Next, we used the circuit (BBa_K3498025 ) for the production of surfactin, our secondary foaming agent. Due to the complex regulatory network of surfactin production, this circuit activates the SrfA operon (in charge of surfactin production) by an indirect regulatory system. Through the overexpression of PhrC (BBa_K3498002 ), it is planned to inhibit the RapC protein, since it is a negative regulator of ComA, the direct activator of SrfA. Hence, it is a double negative regulation, where the inhibitor of the activator of surfactin production is the main target. The circuit also contains sfp (BBa_K3498005 ), a gene coding for an activator of the surfactin synthetase enzyme, as well as AbrB (BBa_K3498006 ) and Spo0E (BBa_K3498003 ) sporulation delayers.

PhrC and sfp overexpression are regulated by a xylose-inducible promoter (BBa_K823015) (which regulator, XylR, will be constitutively expressed), as well as AbrB using P43 promoter (BBa_K143013). Next, Spo0E (expression will be regulated through the presence of Spo0F (BBa_K3498000 ) (part of the sporulation pathway). The circuit also includes cat (BBa_J31005 : a chloramphenicol resistance gene), and the homologies AmyE-5’ and AmyE-3’ for genome integration (BBa_K143001 ).


For the biofilm production (BBa_K3498027 ), the regulatory mechanism pays special attention to the eps and tapA operons. Just as in the surfactin production, indirect regulatory mechanisms are used; on this case, the circuit aims the overexpression of SinI (BBa_K3498007 ) and AbbA (BBa_K3498006 ), inhibitors of SinR and AbrB respectively, which inhibit biofilm formation.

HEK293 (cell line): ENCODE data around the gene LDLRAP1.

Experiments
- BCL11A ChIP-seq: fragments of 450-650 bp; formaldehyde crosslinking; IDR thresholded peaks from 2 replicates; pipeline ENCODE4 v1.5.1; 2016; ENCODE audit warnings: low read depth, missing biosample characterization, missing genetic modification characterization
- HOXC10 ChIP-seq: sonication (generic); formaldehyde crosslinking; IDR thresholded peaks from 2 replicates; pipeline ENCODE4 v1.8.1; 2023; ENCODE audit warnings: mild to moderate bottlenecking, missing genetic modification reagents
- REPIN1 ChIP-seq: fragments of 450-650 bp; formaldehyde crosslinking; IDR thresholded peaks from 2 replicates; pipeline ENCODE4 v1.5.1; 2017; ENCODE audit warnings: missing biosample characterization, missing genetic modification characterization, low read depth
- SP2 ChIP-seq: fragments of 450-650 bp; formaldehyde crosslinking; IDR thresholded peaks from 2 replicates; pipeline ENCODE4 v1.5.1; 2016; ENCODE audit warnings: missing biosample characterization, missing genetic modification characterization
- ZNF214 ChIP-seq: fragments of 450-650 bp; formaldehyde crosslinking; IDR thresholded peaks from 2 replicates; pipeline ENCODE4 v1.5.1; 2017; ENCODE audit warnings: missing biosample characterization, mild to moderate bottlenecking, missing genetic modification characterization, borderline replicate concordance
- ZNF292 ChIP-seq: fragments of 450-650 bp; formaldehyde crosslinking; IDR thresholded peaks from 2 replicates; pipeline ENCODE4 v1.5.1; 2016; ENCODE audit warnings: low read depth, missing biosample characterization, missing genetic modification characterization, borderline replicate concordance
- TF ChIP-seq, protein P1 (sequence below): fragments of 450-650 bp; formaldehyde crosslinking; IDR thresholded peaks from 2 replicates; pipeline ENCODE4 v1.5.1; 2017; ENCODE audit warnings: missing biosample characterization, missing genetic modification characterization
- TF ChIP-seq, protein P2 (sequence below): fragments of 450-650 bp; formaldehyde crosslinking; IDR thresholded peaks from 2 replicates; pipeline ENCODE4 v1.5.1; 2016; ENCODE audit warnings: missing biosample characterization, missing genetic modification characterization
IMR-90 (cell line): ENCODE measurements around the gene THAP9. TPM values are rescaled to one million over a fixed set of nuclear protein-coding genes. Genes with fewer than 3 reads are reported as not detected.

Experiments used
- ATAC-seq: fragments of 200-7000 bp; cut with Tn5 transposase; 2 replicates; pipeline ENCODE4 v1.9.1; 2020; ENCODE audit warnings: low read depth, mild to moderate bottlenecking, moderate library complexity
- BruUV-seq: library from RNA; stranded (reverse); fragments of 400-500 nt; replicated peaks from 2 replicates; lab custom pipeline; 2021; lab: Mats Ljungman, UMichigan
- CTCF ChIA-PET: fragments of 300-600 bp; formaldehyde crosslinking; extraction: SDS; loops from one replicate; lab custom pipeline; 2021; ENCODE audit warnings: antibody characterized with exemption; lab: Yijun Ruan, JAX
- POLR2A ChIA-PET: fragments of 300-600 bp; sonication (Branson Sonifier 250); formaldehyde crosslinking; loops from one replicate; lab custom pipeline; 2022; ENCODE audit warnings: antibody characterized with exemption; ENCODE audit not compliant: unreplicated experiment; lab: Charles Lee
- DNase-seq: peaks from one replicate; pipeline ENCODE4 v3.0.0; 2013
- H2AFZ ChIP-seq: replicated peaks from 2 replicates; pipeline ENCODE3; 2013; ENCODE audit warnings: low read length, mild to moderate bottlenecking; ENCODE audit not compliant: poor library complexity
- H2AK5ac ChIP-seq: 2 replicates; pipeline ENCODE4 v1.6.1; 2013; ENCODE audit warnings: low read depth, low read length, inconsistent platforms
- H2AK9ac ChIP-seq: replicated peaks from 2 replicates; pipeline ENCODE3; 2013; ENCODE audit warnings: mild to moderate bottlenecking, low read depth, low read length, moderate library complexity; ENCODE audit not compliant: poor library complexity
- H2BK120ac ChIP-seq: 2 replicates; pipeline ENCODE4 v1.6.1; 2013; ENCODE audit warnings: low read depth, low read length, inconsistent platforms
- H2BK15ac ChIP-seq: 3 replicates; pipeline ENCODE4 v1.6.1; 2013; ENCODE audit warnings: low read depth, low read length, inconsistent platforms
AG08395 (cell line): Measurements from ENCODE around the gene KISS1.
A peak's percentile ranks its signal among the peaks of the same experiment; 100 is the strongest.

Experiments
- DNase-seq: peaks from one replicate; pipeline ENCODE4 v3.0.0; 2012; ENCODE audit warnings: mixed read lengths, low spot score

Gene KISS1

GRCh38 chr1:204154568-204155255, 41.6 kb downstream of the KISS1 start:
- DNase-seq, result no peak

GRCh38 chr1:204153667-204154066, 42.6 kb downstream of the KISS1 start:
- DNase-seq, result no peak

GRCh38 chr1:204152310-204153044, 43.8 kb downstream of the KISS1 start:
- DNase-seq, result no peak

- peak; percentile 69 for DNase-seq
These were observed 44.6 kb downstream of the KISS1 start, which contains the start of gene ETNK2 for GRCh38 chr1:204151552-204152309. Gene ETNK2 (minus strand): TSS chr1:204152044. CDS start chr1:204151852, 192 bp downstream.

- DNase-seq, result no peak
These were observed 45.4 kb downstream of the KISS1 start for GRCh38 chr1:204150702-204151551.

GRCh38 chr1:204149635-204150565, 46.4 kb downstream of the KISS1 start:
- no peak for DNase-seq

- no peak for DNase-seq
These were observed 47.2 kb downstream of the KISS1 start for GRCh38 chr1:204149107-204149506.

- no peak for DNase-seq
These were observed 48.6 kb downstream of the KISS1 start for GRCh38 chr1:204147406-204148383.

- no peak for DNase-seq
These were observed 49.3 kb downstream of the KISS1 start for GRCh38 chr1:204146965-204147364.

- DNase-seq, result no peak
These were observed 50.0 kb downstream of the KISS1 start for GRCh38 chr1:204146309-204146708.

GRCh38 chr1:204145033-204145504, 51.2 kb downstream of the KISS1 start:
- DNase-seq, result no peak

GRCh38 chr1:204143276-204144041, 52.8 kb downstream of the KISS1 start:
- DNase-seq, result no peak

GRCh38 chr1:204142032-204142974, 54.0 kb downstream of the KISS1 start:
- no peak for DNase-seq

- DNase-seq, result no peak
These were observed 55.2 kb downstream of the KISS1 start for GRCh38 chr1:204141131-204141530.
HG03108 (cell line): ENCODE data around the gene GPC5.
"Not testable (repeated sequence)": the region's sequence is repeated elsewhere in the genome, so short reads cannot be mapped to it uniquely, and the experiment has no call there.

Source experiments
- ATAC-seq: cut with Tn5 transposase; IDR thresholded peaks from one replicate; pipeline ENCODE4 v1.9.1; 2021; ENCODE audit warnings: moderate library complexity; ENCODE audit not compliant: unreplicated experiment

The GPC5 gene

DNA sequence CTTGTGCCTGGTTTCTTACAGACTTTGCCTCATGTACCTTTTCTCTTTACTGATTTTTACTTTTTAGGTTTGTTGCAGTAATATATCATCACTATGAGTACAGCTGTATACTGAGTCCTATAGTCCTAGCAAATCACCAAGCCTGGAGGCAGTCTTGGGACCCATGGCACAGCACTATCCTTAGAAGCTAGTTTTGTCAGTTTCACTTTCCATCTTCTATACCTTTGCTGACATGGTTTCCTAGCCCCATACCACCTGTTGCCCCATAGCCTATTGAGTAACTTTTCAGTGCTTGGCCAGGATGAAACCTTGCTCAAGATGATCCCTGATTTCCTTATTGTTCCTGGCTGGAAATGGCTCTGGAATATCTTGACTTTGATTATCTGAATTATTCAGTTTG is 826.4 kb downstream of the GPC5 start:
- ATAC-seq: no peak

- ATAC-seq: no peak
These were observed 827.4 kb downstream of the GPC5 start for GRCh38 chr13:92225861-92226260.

SinI and Abba genes are regulated by the xylose-inducible promoter (which regulator, XylR, will be constitutively expressed). All the parts used (Pxyl promoter, Spo0E , Spo0F promoter, cat, and even the Amy homologies) are the same reported for the surfactin circuit.


Since our proposed components have never been used for foam production, we decided to do some research regarding their physicochemical properties, in order to be sure we acceptably selected them as foaming and stabilizing agents. For this purpose, we decided to take into account three main aspects, [1] the half life, [2] their surfactant properties (this is, their ability to lower the water’s surface tension, (3), as it facilitates bubble formation (4), and [3] their foamability. Next, we explain some of their properties.


Half-life: Foam formed by Ranaspumins in a natural environment has a varied half-life that can go from days to weeks, even under arduous tropical conditions at 1-2 mg/mL concentrations. However, Rsn-2 alone tends to have a shorter half-life (4).